I want to create a global temp table in my SQL Server database. Can I use Prefect SqlServerExecute task for it?

TL;DR no, you can’t because this task closes the DB connection once it’s done. And as soon as you close this session, the temp table won’t be available in any other session. So it doesn’t matter whether you use a local or global temp table, for such use case you need to use pyodbc and create your own custom task.

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Dominic_Pham @Dominic_Pham: Hi all, when I create a connection to a db using prefect.task.sql_server and I create a global temp table, will the temp table persist even when the flow is done? Or will I have to explicitly close the connection as a final task in the flow?

Kevin_Kho @Kevin_Kho: If you use the SQL Server task of Prefect, the connection will be closed inside the task. The source code is pretty readable if you check. On the temp table…I’m honestly not sure but I feel like it does not

Anna_Geller @Anna_Geller: @Dominic_Pham it depends on your query. When you execute a stored procedure written in a way that leverages an in-memory temp table, then the temp table doesn’t persist. But if you manually create a temp table and just execute INSERT or MERGE query, then temp table will persist. So it depends on your query, Prefect doesn’t limit you here in any way

Dominic_Pham @Dominic_Pham: Thanks for the responses! The basic idea for this pipeline is to manually create a global temp table with RAW sql (using prefect.task.sql_server I believe will close the connection/session once the task is done as per Kevin), move on to a different task that will invoke an insert and closes the connection. (Or moves on to a final task to close the connection.)

Anna_Geller @Anna_Geller: I see, even if you are using a global temp table you must be a bit more careful though since the session creating that table CANNOT be closed in order to be used in another session:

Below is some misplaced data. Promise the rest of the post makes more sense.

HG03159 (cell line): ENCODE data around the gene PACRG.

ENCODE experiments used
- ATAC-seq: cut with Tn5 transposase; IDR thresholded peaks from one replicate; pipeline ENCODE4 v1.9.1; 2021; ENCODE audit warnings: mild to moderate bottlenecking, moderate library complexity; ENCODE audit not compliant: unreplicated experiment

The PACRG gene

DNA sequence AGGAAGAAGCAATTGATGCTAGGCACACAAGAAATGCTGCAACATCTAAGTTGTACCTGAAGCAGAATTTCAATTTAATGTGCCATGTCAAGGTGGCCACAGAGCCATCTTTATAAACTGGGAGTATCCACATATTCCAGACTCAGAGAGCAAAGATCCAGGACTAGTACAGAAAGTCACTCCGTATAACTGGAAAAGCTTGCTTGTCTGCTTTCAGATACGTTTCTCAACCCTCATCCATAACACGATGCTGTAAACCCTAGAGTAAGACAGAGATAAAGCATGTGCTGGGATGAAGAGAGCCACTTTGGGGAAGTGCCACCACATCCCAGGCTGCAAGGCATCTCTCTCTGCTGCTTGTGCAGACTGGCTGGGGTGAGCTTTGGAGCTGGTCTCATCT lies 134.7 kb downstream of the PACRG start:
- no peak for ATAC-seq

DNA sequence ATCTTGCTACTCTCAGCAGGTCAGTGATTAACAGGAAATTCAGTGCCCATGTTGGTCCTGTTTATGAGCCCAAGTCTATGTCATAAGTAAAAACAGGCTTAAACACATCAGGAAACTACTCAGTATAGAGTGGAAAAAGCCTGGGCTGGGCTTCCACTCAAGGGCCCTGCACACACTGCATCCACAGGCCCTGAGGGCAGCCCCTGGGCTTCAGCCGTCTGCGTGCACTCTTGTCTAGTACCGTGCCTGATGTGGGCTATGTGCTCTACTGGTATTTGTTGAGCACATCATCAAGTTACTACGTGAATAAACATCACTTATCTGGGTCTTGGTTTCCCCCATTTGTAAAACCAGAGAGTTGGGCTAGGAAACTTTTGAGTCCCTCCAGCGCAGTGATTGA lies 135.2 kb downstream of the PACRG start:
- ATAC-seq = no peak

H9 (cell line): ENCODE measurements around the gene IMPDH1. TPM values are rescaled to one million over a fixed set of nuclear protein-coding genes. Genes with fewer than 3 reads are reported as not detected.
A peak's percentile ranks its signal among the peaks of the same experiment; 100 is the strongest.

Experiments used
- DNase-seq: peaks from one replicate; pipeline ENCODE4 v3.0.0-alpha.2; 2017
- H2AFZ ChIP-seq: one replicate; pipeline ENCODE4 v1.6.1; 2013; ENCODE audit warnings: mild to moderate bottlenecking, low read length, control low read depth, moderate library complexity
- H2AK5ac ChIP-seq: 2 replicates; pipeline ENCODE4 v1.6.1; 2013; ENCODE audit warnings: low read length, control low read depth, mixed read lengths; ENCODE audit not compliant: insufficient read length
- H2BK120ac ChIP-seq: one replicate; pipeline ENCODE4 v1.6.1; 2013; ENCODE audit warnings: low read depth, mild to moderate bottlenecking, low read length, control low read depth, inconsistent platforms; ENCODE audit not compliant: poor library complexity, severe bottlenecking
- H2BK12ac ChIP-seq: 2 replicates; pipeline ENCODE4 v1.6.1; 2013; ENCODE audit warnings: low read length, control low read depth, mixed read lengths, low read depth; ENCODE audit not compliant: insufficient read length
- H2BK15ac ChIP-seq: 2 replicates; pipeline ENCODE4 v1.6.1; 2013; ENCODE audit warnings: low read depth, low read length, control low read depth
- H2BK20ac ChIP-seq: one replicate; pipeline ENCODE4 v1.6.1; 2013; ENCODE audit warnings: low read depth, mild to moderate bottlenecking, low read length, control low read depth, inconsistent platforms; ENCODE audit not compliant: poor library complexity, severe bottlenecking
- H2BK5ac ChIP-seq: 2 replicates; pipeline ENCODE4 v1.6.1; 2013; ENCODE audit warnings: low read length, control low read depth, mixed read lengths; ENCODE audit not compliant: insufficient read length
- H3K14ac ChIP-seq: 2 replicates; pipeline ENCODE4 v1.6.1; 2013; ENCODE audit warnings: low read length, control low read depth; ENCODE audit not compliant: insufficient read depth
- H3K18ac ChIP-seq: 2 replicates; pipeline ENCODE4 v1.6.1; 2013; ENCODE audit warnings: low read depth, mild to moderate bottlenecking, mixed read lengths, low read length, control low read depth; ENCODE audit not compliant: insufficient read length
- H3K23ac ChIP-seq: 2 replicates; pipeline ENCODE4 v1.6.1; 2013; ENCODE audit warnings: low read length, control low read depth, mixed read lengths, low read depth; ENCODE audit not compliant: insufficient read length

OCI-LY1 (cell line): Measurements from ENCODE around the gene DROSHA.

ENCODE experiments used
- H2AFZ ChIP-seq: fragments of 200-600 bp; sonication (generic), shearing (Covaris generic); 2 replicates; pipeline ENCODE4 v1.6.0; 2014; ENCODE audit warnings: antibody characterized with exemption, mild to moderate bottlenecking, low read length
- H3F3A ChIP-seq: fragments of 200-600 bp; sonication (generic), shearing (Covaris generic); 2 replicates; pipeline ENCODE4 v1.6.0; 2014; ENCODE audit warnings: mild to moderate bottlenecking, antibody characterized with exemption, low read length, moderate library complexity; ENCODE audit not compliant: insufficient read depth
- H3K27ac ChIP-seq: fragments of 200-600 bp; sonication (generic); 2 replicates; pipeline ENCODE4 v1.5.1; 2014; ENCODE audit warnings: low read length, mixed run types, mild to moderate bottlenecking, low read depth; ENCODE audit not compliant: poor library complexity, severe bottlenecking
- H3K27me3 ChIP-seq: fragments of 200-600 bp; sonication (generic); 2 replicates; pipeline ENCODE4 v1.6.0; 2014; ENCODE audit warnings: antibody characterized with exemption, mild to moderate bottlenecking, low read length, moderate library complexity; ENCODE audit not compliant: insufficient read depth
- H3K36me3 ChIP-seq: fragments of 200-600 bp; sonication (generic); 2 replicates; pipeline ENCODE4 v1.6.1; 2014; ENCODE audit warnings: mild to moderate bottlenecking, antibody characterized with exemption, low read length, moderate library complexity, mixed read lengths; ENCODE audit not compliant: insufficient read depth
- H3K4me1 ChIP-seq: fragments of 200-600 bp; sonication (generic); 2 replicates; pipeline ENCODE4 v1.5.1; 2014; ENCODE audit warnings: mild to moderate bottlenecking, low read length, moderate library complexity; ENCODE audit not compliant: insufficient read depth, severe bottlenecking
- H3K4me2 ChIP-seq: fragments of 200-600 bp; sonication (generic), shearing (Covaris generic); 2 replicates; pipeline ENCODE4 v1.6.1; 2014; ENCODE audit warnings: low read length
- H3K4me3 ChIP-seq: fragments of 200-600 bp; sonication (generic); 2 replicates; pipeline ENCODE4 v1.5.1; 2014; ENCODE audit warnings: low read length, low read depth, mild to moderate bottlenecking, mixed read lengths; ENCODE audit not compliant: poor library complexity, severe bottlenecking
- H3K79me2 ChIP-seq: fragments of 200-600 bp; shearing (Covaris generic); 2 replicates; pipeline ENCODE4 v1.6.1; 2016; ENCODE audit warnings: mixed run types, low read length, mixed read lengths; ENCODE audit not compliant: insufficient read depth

“Global temporary table is automatically dropped when the session that created the table ends”

So you can’t use the prebuilt Prefect task for this because you can’t close the first connection in order to use the global temp table in the second operation/task. I suggest you build a custom functional task e.g.:

def load_data_to_sql_server(dataframe, some_table_name):
    your_conn_str = None  # define it
    create_tmp_tbl_stmt = f"""select top 0 * into #temp_table from {some_table_name}"""
    # OR: never true so that it always returns 0 rows, just to get the table structure
    # create_tmp_tbl_stmt = f"""select * into #temp_table from some_table_name where 1=2"""

    insert_to_tmp_tbl_stmt = f"""insert into #temp_table VALUES (?,?,?,?,?,?,?,?,?,?)"""
    tuples = dataframe.values.tolist()

    with pyodbc.connect(your_conn_str, autocommit=True) as conn:
        cursor = conn.cursor()
        cursor.fast_executemany = True
        cursor.executemany(insert_to_tmp_tbl_stmt, tuples)
        print(f"{len(dataframe)} rows inserted to the Temp table")

the above code works with both local and global temp table, because everything runs in one session

check this if you need more info on that python - SQL Server temp table not available in pyodbc code - Stack Overflow

Dominic_Pham @Dominic_Pham: Ah yes the custom function code you defined is almost identical to what I have written so far, thanks!
Manually dropping the table could be a workaround to the first connection staying active no?

Anna_Geller @Anna_Geller: manually creating the table would - the temp table is the issue